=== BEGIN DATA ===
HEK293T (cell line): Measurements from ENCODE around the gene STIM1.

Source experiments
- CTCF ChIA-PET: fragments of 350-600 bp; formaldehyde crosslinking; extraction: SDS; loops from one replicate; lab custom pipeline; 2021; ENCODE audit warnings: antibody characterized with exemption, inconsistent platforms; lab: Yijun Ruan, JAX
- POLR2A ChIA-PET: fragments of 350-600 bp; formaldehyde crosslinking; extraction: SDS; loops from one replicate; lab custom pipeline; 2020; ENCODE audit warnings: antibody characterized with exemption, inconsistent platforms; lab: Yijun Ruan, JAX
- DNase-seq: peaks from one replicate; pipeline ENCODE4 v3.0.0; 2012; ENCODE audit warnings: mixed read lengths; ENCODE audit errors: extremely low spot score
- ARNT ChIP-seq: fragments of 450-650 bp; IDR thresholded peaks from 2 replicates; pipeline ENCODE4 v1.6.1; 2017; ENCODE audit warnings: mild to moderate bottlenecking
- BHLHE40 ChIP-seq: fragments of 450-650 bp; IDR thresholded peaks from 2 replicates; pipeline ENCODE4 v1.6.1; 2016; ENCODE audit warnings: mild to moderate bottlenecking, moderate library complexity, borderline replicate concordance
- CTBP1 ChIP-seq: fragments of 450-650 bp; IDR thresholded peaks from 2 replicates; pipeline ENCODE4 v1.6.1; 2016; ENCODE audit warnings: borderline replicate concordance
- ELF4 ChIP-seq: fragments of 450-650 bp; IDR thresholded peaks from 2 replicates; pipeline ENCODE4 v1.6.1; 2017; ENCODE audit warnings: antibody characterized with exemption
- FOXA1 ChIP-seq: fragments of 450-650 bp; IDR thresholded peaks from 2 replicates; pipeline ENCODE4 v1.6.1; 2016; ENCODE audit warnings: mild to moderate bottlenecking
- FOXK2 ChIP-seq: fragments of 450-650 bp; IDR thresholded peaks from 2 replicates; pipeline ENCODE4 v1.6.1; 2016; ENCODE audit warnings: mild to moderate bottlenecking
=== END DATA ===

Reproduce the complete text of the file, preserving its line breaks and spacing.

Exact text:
HEK293T (cell line): Measurements from ENCODE around the gene STIM1.

Source experiments
- CTCF ChIA-PET: fragments of 350-600 bp; formaldehyde crosslinking; extraction: SDS; loops from one replicate; lab custom pipeline; 2021; ENCODE audit warnings: antibody characterized with exemption, inconsistent platforms; lab: Yijun Ruan, JAX
- POLR2A ChIA-PET: fragments of 350-600 bp; formaldehyde crosslinking; extraction: SDS; loops from one replicate; lab custom pipeline; 2020; ENCODE audit warnings: antibody characterized with exemption, inconsistent platforms; lab: Yijun Ruan, JAX
- DNase-seq: peaks from one replicate; pipeline ENCODE4 v3.0.0; 2012; ENCODE audit warnings: mixed read lengths; ENCODE audit errors: extremely low spot score
- ARNT ChIP-seq: fragments of 450-650 bp; IDR thresholded peaks from 2 replicates; pipeline ENCODE4 v1.6.1; 2017; ENCODE audit warnings: mild to moderate bottlenecking
- BHLHE40 ChIP-seq: fragments of 450-650 bp; IDR thresholded peaks from 2 replicates; pipeline ENCODE4 v1.6.1; 2016; ENCODE audit warnings: mild to moderate bottlenecking, moderate library complexity, borderline replicate concordance
- CTBP1 ChIP-seq: fragments of 450-650 bp; IDR thresholded peaks from 2 replicates; pipeline ENCODE4 v1.6.1; 2016; ENCODE audit warnings: borderline replicate concordance
- ELF4 ChIP-seq: fragments of 450-650 bp; IDR thresholded peaks from 2 replicates; pipeline ENCODE4 v1.6.1; 2017; ENCODE audit warnings: antibody characterized with exemption
- FOXA1 ChIP-seq: fragments of 450-650 bp; IDR thresholded peaks from 2 replicates; pipeline ENCODE4 v1.6.1; 2016; ENCODE audit warnings: mild to moderate bottlenecking
- FOXK2 ChIP-seq: fragments of 450-650 bp; IDR thresholded peaks from 2 replicates; pipeline ENCODE4 v1.6.1; 2016; ENCODE audit warnings: mild to moderate bottlenecking